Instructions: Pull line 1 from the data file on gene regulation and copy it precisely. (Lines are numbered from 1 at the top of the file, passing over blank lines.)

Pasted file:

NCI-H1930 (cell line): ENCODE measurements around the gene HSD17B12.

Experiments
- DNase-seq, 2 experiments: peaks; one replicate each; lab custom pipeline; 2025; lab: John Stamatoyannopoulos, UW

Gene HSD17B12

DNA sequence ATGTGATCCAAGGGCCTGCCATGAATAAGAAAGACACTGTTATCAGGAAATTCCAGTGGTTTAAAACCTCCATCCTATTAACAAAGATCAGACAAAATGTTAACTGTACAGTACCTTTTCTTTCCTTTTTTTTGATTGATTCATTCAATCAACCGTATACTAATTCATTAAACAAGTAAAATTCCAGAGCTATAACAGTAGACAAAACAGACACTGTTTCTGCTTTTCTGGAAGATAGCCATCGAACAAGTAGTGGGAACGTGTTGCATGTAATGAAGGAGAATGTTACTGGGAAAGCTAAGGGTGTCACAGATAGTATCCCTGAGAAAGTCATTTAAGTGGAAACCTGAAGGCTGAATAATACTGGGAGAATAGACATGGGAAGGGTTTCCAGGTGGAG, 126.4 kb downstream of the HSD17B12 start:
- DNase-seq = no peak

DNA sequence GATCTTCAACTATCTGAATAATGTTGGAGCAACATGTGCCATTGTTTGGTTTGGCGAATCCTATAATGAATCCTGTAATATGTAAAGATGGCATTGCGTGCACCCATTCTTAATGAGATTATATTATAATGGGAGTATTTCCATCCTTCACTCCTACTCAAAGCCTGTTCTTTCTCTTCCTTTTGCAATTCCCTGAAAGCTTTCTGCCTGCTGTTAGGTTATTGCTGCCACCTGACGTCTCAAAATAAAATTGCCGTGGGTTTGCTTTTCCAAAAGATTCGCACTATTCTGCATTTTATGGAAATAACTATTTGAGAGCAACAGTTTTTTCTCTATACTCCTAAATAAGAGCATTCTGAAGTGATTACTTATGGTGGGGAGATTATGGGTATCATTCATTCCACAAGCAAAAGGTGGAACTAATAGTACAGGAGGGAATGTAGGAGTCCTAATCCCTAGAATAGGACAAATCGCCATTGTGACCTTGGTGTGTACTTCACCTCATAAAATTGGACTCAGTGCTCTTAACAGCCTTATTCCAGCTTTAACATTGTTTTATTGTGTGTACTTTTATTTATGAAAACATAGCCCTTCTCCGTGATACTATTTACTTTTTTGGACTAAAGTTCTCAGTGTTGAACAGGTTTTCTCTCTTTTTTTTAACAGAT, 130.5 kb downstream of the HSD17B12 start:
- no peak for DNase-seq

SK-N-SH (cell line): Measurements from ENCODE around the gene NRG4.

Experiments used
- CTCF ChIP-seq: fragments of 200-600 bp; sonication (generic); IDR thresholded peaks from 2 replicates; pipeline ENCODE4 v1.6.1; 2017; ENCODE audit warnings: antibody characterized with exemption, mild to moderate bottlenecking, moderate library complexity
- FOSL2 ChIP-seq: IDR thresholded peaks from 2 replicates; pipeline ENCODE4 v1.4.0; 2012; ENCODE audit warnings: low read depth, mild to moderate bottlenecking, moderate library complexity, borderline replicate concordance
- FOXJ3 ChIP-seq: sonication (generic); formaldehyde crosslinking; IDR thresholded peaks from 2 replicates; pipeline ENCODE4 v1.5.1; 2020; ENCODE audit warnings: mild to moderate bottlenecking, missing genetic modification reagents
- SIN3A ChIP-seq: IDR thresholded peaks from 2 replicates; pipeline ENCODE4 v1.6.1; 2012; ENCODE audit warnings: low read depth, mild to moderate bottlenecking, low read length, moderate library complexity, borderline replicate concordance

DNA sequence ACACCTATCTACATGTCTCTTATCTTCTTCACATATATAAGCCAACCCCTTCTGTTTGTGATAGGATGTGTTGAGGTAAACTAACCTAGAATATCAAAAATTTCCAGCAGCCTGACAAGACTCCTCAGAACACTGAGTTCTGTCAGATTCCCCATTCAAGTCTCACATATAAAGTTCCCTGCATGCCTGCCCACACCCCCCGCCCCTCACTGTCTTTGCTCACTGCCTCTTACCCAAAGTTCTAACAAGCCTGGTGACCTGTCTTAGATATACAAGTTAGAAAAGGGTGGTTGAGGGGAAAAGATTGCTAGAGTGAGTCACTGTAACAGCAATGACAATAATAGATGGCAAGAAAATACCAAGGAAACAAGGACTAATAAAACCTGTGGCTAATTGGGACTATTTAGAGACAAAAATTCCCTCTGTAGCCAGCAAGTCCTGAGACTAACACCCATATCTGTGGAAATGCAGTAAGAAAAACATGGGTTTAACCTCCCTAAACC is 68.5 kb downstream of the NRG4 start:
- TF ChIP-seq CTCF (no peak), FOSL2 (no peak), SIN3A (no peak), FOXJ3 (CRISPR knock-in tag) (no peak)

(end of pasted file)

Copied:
NCI-H1930 (cell line): ENCODE measurements around the gene HSD17B12.